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The Remains of the Day (Vintage International, 1993) is by Kazuo Ishiguro, the author of eight novels who won the 2017 Nobel in Literature. I first read this book twenty plus years ago. Re-reading it, I was struck by the original story line and by the choice of words. It is a deeply moving portrait of an English butler, and his fading, insular world, following WWII. Prior to the war, he was the butler to a “great gentleman” at Darlington Hall. After its acquisition by a young American Congressman, he embarks on a search to find a former housekeeper, whose help he needs for the service of his new master. During the drive, he reflects over his career, reassuring himself of the benefit to his former master, and of his lingering faith in the man he once served.
The Marco Island Writers annual anthologies contain works written by its dynamic members, all established authors. The stories reflect the rich fabric of life in Florida. These books, and the 2017 Volume IV are available at the Farmer’s Market on Marco Island from November 15, 2017 to April 18, 2018.
An unconventional dictionary, which nevertheless is tremendous help to writers. Highly recommended. Get yours HERE on Amazon.
Do No Harm (Henry Marsh, Picador 2014)
Fragile Lives (Professor Stephen Westaby, HarperCollins 2017)
Morenga (Uwe Timm, New Direction Books, 1978) is set in German West South Africa in the first decade of the twentieth century. This historical novel recounts the conflict between the colonial German Empire, and the rebellious Hottentot and Herero tribes, led by the legendary Morenga—the daring and brilliant military tactician, and freedom fighter. It’s an ingenious mix of fact and fiction. Morenga is an intriguing novel I enjoyed re-reading.
“How can we write plausibly from the point of view of the dying, when we have not died ourselves, and have no one around to ask what is it like to die? But we do ask. We ask writers.”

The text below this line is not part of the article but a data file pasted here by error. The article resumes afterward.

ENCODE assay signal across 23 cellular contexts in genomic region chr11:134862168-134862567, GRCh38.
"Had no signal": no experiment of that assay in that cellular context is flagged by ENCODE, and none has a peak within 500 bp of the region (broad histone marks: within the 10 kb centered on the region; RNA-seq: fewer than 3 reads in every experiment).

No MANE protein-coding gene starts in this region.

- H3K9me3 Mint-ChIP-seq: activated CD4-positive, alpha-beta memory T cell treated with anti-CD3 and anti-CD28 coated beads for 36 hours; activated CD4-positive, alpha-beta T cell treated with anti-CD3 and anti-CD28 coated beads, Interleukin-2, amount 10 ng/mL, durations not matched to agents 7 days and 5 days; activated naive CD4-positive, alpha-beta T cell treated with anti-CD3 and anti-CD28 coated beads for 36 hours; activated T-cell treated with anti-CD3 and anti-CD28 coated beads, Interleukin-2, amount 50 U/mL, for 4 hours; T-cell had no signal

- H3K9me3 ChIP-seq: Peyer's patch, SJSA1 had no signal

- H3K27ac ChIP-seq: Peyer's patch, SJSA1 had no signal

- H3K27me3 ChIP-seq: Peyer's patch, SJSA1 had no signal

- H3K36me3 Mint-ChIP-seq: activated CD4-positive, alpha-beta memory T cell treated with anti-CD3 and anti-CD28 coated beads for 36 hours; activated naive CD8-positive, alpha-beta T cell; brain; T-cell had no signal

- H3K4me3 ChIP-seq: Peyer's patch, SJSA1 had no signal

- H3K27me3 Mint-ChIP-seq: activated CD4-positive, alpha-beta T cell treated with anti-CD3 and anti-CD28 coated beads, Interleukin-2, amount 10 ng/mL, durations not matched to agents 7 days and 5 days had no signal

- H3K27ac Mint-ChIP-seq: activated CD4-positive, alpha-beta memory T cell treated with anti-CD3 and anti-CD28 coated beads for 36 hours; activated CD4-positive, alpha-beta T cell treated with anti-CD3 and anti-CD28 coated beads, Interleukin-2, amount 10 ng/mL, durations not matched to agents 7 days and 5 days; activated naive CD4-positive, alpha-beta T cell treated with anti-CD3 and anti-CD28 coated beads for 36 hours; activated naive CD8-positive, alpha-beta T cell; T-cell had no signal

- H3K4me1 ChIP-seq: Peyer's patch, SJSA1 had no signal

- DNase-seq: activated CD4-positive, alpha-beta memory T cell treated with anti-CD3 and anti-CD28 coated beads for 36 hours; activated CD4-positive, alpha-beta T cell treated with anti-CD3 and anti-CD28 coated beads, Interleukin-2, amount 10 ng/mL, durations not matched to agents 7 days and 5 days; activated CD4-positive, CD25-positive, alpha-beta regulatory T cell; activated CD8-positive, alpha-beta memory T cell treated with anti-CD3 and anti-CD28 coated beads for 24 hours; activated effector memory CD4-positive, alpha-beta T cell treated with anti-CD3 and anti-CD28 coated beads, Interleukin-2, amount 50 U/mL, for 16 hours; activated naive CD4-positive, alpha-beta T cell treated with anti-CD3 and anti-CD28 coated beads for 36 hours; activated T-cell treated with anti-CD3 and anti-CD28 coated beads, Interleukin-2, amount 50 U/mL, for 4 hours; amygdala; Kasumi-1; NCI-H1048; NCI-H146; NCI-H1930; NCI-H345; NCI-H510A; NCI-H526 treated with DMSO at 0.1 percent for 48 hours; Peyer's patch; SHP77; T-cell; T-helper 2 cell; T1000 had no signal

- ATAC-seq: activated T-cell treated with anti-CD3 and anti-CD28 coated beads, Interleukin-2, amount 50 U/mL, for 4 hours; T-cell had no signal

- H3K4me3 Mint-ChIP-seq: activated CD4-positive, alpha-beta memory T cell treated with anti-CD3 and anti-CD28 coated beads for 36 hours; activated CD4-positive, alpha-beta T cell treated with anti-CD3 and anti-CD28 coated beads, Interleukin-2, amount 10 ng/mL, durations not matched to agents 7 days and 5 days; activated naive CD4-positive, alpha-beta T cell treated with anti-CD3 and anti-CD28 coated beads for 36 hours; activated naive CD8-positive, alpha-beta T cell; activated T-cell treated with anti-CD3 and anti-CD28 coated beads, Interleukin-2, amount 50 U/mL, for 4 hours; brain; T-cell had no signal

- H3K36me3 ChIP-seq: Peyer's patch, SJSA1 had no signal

In The Art of Death – Writing the Final Story Edwidge Danticat writes elegantly and simply, as she reflects on death as written in works by Leo Tolstoy, Gabriel Garcia Marquez, Albert Camus, Toni Morrison, and others.
Two early books by a most intriguing and lyrical author, Amitav Ghosh:
In an Antique Land (Penguin, 2009) is a spellbinding narrative that combines historical research with personal observations of skeptics and holy men, merchants and sorcerers. It transcends genres and eras. A fascinating re-read.
The Imam and the Indian (Penguin, 2010) is another compelling story by the same author, written in expressive, rhythmic prose. It narrates in part, his experience of living in rural, contemporary Egypt and its connection to western India via the lives of its people, past and present.
Night Train to Lisbon by Pascal Mercier (Grove Press, 2004)
I first read this page-turning thriller several years ago. I was attracted to re-read it because of its fine plot, historical setting, and character development. It kept me up several nights and re-reading it was a joy.
José Saramago is one of my favorite foreign writers. His vivid writing style, and long sentences which meander sometimes the full length of a paragraph, allow the reader to savor the words and the cadences of the language—poetic prose. In The Stone Raft (English translation 1995, Harcourt Inc., Harvest Books 1996) he transports the reader to the human plight of isolation when the Iberian Peninsula breaks off and floats into the Atlantic, cutting all geographic, historic, cultural, spiritual, and familial connections to Europe. An analogy would be a surgeon with his team, insulated in the operating room, cut off from the distractions of outside world.